04 August, Sunday (Cat Cousins continued): If you remember my wonderful, enchanting, and ever so truly true post about the two cat cousins Gizmo and Cosmo (refresh you memory here), we were all concerned about how this relationship would develop. Well, as may observe in the picture below, there appears to be a growing affection between the two. You have to understand feline body language, however, to read between the lines and see that this, at best, can only be considered a temporary truce – tolerance is not affection – and it easily wears thin. I’ll keep you updated on how this tense situation finally resolves itself.

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05 August, Monday: First full day without Blondie. As you know, Blondie went to see her big sister for a few days. Fuzz Face reacted to the absence in the manner I had anticipated and expected. The lazy lout took almost no heed when I beckoned for his assistance. He had his face stuck in an expressionless trance, staring at that computer screen and calling his actions work. I responded to his lack of attention by splattering, flipping, and tossing cat litter in all directions. I only achieved true satisfaction, when I spread some between his sheets.

06 August, Tuesday: Second full day without Blondie. Once again, Fuzz Face told me that he had to work at his desk. He got away with that for about an hour – then, I bit his leg and said quite clearly, “It’s time to brush Moi!” – – He got the message

07 August, Wednesday: Third full day without Blondie. Fuzz Face said it was another work day and foolishly sat at his desk, thinking I would let him accomplish anything that wasn’t related to me. So, in the most subtle and discreet fashion, I jumped on his lap, climbed on his shoulders, and threatened to bit his ear lobe. I indicated, that when finished, he would have enough piercings to be able to wear more earrings than Blondie and both of his daughters put together. Once again, he got the message. – – I allowed him to brush me for almost half an hour.

Later in the day, I had to save his bacon. He had over seven pounds of tomatoes that he foolishly promised Blondie that he would turn into canned pasta sauce. – – Consider the prospect of that prize dolt attempting to can six jars of pasta sauce – without assistance. Needless, to say, in order to protect the soon to be world famous SFH Test Kitchen from total destruction and ruin I had to direct him in his every move. The idiot almost lost a finger in the blender while pureeing the tomatoes – you really don’t want to know the details.

08 August, Thursday: Blondie’s coming home! It is rumored among humans that, by virtue of her hair color, Blondie has some extra challenges. I don’t hold to that line of thought, but I will say that Blondie is perfectly paired with Fuzz Face. Nevertheless, it is better to have her here, taking care of me, than it is to have her elsewhere, leaving me alone with Fuzz Face. So, when he said to me that today she’s coming home, I immediately got into a better mood. Fuzz Face, on the other hand, went into deep depression. – – He had to clean the house that he had so thoroughly messed up. Not only did he have to clean it, he had to clean it to Blondie’s standards. – the old man was in a compete panic. Sensing that he needed my help, I made sure that the floor throughout the house had layers of cat litter sufficiently deep to trip a circus elephant. – – – Oh, what amazing bliss when Blondie walked in the door – – – She immediately spotted the cat litter and took Old Fuzz Face to task.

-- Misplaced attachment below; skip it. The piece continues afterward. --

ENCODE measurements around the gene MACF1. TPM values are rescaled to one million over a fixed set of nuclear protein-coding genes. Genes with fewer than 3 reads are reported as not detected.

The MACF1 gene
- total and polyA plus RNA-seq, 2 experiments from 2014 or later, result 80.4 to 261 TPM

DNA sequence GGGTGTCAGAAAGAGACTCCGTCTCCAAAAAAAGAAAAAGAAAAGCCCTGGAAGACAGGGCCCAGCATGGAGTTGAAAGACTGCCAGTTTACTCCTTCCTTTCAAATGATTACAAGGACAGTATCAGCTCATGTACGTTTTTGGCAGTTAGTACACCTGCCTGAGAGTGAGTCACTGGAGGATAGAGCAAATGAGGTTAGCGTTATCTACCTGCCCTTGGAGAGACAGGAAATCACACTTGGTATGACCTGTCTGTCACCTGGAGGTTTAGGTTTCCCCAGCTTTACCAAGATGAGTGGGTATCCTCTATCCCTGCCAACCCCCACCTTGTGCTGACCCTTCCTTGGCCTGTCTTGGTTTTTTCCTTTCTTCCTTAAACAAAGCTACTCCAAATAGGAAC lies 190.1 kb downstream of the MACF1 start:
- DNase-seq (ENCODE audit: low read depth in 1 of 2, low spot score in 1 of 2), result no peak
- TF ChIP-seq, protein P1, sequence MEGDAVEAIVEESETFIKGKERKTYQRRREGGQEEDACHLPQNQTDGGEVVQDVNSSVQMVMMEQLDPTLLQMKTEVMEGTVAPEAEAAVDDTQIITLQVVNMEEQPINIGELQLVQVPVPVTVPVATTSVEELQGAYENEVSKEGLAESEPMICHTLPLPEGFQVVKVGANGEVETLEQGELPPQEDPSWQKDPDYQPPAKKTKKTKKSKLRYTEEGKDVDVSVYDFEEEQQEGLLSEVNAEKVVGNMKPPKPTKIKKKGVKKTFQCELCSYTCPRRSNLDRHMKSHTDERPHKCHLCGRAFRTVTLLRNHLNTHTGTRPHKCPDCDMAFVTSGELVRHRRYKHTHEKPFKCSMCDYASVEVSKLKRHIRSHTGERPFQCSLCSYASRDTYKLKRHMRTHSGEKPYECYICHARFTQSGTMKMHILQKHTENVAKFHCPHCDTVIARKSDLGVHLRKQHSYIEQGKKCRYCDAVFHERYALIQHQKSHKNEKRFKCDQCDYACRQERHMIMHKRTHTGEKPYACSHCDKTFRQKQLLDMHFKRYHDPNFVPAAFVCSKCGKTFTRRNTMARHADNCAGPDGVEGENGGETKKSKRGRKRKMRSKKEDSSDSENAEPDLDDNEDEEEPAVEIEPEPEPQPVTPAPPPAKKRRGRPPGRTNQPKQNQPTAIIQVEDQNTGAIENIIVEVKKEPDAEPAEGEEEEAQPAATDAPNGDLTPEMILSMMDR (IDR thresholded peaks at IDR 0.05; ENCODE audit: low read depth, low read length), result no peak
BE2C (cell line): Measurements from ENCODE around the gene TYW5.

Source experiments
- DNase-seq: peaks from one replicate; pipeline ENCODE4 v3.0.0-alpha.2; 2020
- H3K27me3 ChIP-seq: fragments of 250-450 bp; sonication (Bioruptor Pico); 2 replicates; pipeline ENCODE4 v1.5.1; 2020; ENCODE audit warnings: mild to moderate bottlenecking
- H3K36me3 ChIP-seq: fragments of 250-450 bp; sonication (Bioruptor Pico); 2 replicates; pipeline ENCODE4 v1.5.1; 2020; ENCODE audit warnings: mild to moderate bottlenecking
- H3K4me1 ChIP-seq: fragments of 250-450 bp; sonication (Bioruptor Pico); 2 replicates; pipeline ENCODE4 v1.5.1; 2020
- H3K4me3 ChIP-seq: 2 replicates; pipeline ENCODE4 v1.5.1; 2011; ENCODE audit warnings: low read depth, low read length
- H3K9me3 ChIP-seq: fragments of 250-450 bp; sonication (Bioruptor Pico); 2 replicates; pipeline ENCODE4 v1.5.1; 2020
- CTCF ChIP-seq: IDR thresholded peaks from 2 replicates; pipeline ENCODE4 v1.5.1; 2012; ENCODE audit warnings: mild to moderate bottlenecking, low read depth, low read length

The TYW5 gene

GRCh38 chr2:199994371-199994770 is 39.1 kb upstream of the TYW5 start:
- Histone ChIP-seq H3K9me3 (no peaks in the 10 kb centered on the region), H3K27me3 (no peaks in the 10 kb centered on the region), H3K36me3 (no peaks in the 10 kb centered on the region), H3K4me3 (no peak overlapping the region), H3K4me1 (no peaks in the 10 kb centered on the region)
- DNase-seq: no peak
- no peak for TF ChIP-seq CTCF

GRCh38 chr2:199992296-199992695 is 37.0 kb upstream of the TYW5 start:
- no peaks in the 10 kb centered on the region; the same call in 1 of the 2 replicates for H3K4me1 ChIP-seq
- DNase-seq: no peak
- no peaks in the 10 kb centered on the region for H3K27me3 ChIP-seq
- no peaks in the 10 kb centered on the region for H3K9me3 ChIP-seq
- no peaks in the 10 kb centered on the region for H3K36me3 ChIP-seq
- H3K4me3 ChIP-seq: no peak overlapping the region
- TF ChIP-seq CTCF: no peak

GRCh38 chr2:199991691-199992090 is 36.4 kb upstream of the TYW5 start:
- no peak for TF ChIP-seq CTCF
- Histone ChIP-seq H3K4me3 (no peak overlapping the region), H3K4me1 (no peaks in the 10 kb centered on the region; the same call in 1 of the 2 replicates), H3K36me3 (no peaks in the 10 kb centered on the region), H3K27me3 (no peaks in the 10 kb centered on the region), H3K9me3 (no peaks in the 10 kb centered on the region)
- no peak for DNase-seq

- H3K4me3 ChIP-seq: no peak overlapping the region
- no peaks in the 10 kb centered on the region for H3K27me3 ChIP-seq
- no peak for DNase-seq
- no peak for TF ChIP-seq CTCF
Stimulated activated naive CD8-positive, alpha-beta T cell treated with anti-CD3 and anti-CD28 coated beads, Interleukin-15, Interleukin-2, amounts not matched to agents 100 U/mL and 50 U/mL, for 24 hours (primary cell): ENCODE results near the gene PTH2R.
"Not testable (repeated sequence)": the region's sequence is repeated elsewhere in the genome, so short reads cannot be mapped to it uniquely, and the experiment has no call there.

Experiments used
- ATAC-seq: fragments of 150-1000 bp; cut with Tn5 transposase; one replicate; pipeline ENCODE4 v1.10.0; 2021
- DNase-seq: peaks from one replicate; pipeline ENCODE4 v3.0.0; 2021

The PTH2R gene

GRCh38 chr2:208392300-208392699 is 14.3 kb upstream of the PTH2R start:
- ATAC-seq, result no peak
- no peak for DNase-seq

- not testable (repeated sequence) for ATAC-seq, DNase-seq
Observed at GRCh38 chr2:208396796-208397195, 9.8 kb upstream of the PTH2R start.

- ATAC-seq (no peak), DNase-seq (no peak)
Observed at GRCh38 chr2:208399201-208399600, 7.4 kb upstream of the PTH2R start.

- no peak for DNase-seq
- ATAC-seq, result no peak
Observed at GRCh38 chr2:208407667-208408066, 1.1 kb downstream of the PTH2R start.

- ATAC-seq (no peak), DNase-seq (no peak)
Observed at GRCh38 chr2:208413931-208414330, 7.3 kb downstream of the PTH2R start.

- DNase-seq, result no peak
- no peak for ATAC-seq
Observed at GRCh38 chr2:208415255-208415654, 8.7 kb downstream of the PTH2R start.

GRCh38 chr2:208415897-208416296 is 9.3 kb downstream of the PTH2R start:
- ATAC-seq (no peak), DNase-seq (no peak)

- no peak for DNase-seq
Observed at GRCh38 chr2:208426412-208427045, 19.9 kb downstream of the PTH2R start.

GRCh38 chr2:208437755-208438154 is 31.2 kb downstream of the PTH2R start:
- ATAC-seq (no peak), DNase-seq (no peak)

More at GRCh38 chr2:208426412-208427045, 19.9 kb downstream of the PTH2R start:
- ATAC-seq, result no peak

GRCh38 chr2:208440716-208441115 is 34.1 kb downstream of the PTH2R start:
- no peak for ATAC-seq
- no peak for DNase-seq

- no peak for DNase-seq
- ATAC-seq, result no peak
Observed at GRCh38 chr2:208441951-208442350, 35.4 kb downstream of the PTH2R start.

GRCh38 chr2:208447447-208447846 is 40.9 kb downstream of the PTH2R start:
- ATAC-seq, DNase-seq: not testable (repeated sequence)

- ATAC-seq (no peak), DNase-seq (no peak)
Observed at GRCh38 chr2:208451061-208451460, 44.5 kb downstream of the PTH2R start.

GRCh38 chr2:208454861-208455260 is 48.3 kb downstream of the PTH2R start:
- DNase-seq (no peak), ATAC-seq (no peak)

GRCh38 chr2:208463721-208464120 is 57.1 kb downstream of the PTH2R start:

09 August, Friday: Perhaps the most important event of the year took place on this day. Blondie and Fuzz Face decided it was time to harvest the grapes from the massive SFH vineyards. You can see the full harvest in the featured picture. It’s most unfortunate that critters and varmints consumed three of the grapes leaving us with only 81% of the original crop. Although a final decision hasn’t been made, yours truly has offered to stomp the grapes. Nowhere else in the world could you get fine wine made from grapes masterfully processed by the four large paws of a handsome 20-pound Maine Coon cat. The wonderful vintage of 2019 should, of course, be called SFH Cat’s Paw Wine. (We were going to copyright the name, but found a winery in South Carolina already has it. Perhaps we’ll just call it Monte-ster Mash)

10 August, Saturday: Life was getting better with Blondie back at home. It was getting better until Friday night when Fuzz Face decided he was going to take me out to the RV with him. I was not enthused. – – But, then I thought about it. If I go out with Fuzz Face, he and I could play. He would be a captive audience – captive in more ways than one. So, we played all night long. I purred and rubbed up beside him and showed my teeth, and we played some more. – – – We came back in at 4:30AM and I slept all day. — Blondie added to my enjoyment of the experience by working Fuzz Face nearly to exhaustion.

11 August, Sunday: This was a day of rest. I did, however, take some pleasure in chasing Blondie up the stairs. She threatened to throw her pink flip flop at me, but I’m so cute she couldn’t follow through.

So, the weather continues hot and dry. Here are the stats.

SFH by the Numbers – Facts & Statistics

SFH Plantings: See SFH 2019 Plantings

SFH Harvest: See SFH 2019 Harvest

SFH Preserving: See SFH 2019 – Preserving – Food for Tomorrow

SFH WX Station Report – Monthly: See SFH Weather Summaries & Statistics

SFH WX Station Report – Weekly: See SFH WX 2019-08-05 through 11

Serendipitous Salsa – No Sweat!

“Too few tomatoes … too tired from yard worktoo blasted hot!!!

This has been our constant refrain every July since 2014.

But it isn’t that way this year!!!

What’s different?